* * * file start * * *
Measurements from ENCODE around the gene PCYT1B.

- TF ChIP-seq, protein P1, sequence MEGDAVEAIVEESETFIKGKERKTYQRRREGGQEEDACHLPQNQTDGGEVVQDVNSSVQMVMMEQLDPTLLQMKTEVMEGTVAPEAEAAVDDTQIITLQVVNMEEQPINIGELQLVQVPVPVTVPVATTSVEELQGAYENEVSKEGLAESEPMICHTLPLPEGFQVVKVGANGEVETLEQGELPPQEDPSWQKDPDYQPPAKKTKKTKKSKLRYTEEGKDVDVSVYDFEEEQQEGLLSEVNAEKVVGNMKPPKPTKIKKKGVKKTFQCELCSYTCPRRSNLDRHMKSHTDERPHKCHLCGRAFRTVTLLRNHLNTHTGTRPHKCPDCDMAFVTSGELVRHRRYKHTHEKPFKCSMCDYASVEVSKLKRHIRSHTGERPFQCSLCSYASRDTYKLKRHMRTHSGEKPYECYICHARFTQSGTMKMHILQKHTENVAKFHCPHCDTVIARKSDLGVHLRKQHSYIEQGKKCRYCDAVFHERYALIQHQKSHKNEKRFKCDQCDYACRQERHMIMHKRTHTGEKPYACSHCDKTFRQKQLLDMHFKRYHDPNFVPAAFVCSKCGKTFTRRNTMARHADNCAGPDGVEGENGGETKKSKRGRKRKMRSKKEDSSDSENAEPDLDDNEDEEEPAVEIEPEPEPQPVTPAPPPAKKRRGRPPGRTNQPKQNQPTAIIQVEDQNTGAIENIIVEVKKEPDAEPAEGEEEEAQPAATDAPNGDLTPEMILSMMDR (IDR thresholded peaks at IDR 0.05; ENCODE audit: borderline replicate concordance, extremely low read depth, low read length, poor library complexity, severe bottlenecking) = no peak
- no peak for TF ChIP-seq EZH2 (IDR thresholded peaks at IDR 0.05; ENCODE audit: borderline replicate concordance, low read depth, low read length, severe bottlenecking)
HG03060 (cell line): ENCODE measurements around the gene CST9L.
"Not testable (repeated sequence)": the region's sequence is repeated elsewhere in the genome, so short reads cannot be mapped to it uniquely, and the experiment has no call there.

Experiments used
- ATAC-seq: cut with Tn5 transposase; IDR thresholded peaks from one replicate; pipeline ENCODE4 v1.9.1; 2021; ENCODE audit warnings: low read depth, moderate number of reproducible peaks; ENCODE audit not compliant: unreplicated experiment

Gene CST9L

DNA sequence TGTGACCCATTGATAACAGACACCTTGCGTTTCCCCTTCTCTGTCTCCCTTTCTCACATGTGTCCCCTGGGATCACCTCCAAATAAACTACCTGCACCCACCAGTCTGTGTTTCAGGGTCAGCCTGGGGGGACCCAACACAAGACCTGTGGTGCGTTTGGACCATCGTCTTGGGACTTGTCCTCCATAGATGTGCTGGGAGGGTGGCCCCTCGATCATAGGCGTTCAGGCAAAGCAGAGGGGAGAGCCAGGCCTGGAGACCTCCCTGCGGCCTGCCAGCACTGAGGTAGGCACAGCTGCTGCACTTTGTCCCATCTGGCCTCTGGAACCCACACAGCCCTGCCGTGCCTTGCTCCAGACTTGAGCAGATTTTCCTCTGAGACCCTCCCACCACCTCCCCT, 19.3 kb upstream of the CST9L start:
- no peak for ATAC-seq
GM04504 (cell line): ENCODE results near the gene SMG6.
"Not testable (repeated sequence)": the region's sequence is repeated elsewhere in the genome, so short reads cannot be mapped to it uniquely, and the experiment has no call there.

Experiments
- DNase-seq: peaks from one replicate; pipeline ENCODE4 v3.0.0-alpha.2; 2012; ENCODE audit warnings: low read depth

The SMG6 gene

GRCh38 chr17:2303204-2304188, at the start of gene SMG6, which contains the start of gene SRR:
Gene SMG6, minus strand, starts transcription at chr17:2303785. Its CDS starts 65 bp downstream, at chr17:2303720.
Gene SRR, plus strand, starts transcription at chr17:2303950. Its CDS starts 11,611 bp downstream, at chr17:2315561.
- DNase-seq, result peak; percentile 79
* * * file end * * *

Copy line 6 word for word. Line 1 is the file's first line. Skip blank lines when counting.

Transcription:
Experiments used